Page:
Once an organization knows what it needs, it can start laying the foundation for strong professional ethics and thus, for strong compliance. The first step to laying a strong foundation is building a robust ethics and compliance program. An ethics and compliance program has been proven to be a very powerful tool in preventing the compromise of standards and observations of misconduct. It results in increased reporting of misconduct by employees and also reduces the fear among people to point out wrongdoings. With a strong professional ethics program in the organization, employees cannot feel pressured to compromise standards or break laws and assures strict action against those who themselves deviate or pressurize others to do so.
As more people value professional ethics and the organizational culture encourages it, bad conduct comes to light more easily making it easier to address the problems internally.
Building a strong foundation requires several tools. These include a written code of conduct, employee training in ethics and compliance, company resources offering advice and information about ethics and compliance, a prescribed method for reporting potential violations, and so on. Any reporting of violations should be kept confidential and anonymous to build confidence among employees. Also, it is important to have a regular evaluation of performance in terms of ethical conduct and a strong system in place to discipline and penalize those who violate.
Committing to ethics and compliance from the top down
Professional ethics and compliance are not meant for employees alone. The commitment towards professional ethics must be exhibited by the top executives of a company as well. Integrity, honesty, and transparency among the organization’s leadership are essential to influence good conduct among employees. The leaders of the company are the people who develop the organizational culture over time, and so they have the power to change the organizational culture for the better as well.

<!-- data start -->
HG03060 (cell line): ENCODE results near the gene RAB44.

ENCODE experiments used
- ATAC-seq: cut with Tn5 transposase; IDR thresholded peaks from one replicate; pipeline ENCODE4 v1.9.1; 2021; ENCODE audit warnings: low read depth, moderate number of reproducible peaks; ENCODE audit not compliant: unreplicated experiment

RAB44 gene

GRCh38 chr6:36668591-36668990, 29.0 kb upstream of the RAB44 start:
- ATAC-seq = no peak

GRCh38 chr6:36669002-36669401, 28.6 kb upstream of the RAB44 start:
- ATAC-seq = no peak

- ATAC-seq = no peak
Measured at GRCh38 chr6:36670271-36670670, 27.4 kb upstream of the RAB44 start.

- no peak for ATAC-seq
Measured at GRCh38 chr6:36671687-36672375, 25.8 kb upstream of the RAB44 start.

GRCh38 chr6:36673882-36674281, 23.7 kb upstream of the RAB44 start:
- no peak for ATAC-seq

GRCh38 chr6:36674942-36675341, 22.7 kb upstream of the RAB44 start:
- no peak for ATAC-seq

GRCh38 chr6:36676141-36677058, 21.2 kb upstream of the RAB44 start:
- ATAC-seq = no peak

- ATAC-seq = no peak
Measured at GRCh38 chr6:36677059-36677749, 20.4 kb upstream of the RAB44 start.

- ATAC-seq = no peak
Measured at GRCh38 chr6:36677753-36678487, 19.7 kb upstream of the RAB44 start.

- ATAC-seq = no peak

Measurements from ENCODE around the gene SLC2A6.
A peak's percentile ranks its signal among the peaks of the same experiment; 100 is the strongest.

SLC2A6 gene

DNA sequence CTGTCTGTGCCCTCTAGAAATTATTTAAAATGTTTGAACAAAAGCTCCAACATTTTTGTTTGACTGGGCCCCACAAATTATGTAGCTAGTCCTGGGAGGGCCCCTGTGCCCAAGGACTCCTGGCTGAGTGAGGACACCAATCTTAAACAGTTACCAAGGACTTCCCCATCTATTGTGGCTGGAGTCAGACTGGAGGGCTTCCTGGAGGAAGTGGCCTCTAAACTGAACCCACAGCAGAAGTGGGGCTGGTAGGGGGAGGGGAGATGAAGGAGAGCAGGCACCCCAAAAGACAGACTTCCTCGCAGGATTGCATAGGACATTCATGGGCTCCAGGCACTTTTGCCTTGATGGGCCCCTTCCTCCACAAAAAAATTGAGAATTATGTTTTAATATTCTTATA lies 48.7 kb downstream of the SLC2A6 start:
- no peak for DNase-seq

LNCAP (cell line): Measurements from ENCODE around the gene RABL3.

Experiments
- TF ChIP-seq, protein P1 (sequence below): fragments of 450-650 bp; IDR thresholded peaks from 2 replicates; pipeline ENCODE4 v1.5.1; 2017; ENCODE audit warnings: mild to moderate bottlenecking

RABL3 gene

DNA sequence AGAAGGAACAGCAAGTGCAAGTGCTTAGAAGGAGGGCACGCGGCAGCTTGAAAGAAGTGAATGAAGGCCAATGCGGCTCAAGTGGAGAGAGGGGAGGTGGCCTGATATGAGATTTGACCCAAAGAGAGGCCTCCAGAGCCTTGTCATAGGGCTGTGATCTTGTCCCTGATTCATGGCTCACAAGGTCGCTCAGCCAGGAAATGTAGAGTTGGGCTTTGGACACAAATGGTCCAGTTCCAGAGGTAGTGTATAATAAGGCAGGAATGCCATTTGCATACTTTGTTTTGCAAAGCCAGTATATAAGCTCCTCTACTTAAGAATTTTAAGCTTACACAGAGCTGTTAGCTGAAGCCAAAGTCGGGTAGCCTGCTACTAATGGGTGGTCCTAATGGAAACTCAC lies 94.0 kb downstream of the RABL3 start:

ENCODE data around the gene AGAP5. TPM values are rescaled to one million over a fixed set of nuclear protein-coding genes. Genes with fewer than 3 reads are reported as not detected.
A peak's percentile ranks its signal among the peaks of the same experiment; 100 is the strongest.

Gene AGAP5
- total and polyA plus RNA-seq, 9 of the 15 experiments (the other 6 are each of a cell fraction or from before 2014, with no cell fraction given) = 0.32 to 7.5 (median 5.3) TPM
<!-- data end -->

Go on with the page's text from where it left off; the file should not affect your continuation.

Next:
Leaders can, therefore, promote strong professional ethics through their words and actions. They need to talk more about the importance of ethics. They must communicate the issues that arise every day due to a lack of professional ethics. Leaders must themselves keep their word and uphold promises they make to employees or other stakeholders to demonstrate their integrity. Apart from this, the company’s leaders should also make an effort to recognize and acknowledge those who show highly ethical conduct and hold accountable those who violate regulations and codes of conduct.
Such a display of integrity and ethics by the leadership can play a huge role in changing the environment of the organization.
Making professional ethics central to all operations
To promote a culture of professional ethics and compliance, it is not enough to just talk about it once a month or conduct a workshop every year. Professional ethics have to be central to everything that the organization does. Ethics should be an integral part of the company’s day-to-day functioning. Starting from the company’s HR policies to the hiring processes, from performance management to reward systems, everything that the company does must be done within the value system and ethical framework that it hopes to establish.
Even in a time of crisis, leaders have to take the opportunity to teach ethics that can help find a feasible as well as an honest solution to the problem. Employees should never be encouraged to compromise on standards, take shortcuts or adopt unethical means to solve a problem. Staying firm on their ethics even during crises, helps leaders show employees that professional ethics are an important element for a successful business.
Types of Ethics
The three major approaches in normative ethics are virtue ethics, consequential ethics and deontological or duty-based ethics. Virtue ethics emphasize moral character in judging whether something is right or wrong. Consequential ethics make this judgment based on the consequences engendered. Deontological ethics suggest that an action is right or wrong depending on a specific set of rules.